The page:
# a Lagrange question

• Dec 24th 2012, 01:17 PM
umit
a Lagrange question
I have a question about lagrange theorem and I need your help. thanks a lot.

You are preparing for the midterm exams of EC223 and EC233. You estimate that the grades you will obtain
in each course, as a function of the amount of time spent working on them are gec233 = 20 + 20ptec233
gec223 = −80+3tec223 where gi is the grade in course i and ti is the number of hours per week spent in studying
for course i. You wish to maximize your grade average (gec223 + gec233)/2. You cannot spend in total more
than 20 hours studying these courses in the week (perhaps because of the extra burden of EC205 on your poor
shoulders?). Find the optimal values of tec223 andtec233 and discuss the characteristics of the solution. (Since
EC233 is a harder course, can you expect tec233 > tec223 ?)
• Dec 24th 2012, 01:38 PM
emakarov
Re: a Lagrange question
What's the use, you are going to fail EC223 anyway. Indeed, gec223 = -80+3tec223 and tec223 ≤ 20, so gec223 ≤ -20. Also, what is 20ptec233?

More seriously, this is the wrong way to ask a math question. Apparently, you copied and pasted the text from some source without bothering to proofread it, improve or explain the notation. Why are people supposed to guess that in tec233, t denotes time and ec233 refers to the name of the course EC233? Is it suppose to be something like $t_{\text{EC233}}$? Next, which Lagrange theorem are you referring to? Do you mean the method of Lagrange multipliers? Last but not least, have you tried solving the problem? Have you looked at the solution of similar problems? What exactly is your difficulty?
• Dec 25th 2012, 12:41 AM
hollywood
Re: a Lagrange question
Interesting idea for a word problem, but unfortunately, the underlying math is difficult to decipher and seems to make no sense (as emakarov points out, your grade in EC223 can not go above -20, and I'm thinking the scale is 0 to 100).

In problems like this, when the equations are linear, the answer usually lies at the endpoints. Whichever class is more efficient in terms of grade points per hour studied, you study that until your grade is an A, then spend the rest of the time bringing up your grade in the other class.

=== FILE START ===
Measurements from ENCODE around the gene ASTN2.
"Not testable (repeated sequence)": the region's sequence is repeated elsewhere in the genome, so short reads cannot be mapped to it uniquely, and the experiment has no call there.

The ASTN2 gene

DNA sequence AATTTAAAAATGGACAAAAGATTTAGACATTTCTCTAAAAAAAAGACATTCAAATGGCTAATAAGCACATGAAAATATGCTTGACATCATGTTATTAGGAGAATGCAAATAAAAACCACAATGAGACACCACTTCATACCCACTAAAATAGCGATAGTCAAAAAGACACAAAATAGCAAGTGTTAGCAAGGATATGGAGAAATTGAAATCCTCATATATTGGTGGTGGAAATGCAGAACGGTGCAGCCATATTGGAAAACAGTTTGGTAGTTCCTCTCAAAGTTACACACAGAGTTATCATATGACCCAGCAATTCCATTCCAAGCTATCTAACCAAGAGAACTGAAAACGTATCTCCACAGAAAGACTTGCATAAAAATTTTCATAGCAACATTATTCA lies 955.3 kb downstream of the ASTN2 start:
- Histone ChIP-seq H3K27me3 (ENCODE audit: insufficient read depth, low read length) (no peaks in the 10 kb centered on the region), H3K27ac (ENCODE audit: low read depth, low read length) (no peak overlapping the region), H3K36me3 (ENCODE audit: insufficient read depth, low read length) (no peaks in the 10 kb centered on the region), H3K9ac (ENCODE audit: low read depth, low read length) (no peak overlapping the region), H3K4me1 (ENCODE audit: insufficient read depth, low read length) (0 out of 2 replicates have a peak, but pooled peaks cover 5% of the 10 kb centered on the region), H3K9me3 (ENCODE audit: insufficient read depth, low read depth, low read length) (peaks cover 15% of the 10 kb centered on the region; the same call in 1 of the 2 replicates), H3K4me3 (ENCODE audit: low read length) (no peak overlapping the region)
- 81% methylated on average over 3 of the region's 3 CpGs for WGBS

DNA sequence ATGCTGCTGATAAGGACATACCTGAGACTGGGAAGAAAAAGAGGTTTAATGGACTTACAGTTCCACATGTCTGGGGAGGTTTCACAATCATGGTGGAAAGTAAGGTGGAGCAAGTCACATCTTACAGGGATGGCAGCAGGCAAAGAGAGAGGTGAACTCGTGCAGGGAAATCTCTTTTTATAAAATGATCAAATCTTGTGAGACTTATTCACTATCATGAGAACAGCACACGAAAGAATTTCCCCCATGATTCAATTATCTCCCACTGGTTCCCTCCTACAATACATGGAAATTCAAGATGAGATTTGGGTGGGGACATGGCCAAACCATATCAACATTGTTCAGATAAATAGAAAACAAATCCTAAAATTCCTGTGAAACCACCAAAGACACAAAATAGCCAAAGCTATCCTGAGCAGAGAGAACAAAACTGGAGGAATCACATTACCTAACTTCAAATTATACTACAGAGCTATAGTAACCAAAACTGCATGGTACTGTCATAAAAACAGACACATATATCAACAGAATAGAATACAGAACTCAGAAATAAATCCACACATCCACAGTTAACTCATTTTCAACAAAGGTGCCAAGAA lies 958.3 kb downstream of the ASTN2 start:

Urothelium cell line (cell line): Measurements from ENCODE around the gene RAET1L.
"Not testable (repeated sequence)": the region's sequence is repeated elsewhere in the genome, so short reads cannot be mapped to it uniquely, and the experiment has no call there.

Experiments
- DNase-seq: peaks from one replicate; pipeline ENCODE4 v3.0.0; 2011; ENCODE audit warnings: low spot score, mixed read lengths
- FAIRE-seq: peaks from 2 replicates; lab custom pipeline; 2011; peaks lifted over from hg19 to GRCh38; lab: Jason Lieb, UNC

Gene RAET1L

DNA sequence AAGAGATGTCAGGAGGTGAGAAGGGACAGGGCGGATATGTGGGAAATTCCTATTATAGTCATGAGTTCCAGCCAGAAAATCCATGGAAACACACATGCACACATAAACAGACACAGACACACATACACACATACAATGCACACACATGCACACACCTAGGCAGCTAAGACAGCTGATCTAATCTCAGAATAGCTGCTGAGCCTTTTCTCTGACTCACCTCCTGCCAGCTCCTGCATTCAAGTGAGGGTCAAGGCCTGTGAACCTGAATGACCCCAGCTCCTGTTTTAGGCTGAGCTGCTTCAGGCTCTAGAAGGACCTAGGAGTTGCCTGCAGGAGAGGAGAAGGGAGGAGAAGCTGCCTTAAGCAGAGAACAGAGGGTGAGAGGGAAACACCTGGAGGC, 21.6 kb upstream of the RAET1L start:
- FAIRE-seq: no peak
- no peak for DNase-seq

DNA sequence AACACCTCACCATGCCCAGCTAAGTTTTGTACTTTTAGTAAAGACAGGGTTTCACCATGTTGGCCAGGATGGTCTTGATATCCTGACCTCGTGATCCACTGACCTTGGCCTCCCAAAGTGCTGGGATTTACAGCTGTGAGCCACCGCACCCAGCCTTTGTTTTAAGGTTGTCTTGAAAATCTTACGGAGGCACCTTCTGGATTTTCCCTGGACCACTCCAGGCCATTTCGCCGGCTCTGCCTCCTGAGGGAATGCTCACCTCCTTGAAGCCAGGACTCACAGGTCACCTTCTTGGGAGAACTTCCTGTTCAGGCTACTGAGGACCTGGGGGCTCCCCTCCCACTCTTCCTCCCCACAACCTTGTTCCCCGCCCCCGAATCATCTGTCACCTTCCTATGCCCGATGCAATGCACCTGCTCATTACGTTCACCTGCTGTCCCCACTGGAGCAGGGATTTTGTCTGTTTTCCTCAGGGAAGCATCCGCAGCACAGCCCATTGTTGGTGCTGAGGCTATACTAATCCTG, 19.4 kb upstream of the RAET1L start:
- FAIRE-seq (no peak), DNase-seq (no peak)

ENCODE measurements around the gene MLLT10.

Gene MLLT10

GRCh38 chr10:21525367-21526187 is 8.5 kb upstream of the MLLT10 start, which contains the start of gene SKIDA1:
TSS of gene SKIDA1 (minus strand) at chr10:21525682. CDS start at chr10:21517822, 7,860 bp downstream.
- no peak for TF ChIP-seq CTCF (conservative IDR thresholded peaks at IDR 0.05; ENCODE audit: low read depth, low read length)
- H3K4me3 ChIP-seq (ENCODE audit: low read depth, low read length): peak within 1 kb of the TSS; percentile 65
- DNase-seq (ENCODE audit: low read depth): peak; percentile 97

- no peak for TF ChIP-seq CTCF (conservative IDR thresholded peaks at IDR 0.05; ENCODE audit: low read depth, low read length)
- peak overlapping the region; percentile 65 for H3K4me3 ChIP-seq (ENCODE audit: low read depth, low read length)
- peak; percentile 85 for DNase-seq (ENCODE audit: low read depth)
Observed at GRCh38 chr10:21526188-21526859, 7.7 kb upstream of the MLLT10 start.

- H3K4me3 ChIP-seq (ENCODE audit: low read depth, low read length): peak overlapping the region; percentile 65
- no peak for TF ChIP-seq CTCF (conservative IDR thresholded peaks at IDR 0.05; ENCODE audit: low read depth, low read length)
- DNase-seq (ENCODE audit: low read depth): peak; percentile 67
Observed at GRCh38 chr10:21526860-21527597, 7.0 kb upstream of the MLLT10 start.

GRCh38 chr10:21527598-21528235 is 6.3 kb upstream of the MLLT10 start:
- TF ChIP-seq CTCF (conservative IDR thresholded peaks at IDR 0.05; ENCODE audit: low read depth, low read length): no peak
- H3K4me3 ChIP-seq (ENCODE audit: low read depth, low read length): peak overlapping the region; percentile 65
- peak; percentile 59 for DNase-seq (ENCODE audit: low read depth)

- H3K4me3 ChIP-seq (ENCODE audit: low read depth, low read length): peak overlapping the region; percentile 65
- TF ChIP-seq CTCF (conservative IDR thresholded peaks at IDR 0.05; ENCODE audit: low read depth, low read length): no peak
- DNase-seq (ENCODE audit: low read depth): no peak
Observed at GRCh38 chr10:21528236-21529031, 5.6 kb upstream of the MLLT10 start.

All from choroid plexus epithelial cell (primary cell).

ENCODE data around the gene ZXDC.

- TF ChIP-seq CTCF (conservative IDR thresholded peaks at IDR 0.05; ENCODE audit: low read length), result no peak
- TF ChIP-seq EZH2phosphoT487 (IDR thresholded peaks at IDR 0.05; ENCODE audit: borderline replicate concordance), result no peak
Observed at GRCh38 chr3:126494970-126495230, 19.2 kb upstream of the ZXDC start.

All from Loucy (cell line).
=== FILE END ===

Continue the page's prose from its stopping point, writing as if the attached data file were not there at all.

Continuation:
And no, you can not necessarily conclude that you need to study more for the harder class. Think about it - it could be that you are failing that class anyway, so you might as well study for the easier class.

If only we could get estimates like this in real life.....

- Hollywood
• Dec 26th 2012, 12:57 AM
umit
Re: a Lagrange question
sorry for delay, I had two exam after posting this problem, so I can just get a chance to see the posts. when it comes to the questions, I also did not understand what pt.. is, but assumed that it is also t... and tried to solve the question. I found the average and maximized it with subject to t223+t233<=20. however, I could not get a result and I had no time to go into the problem deeply, so I posted the question here. now, I just wonder what is the problem of the way I thought about this problem? why can I not face with a solution?

and I named the thread as lagrange question because we are covering this part of calculus and the other questions are also about lagrange theorem. In addition, I tried to solve the question by using lagrange but how can solution be? thank for your help. maybe I cannot understand the question well, because I did not understand the lagrange theorem exactly.
• Dec 26th 2012, 03:08 AM
hollywood
Re: a Lagrange question
I think you must mean the method of Lagrange multipliers. If you use the terms that other people use, they are more likely to understand you. I'm sure there are many Lagrange theorems - Lagrange was a very influential mathematician. The Lagrange theorem I'm thinking of has nothing to do with your problem.

We still need a clear definition of the problem, but maybe that would come out if you show us what work you have done. Specifically, what stopped you from getting a result?

- Hollywood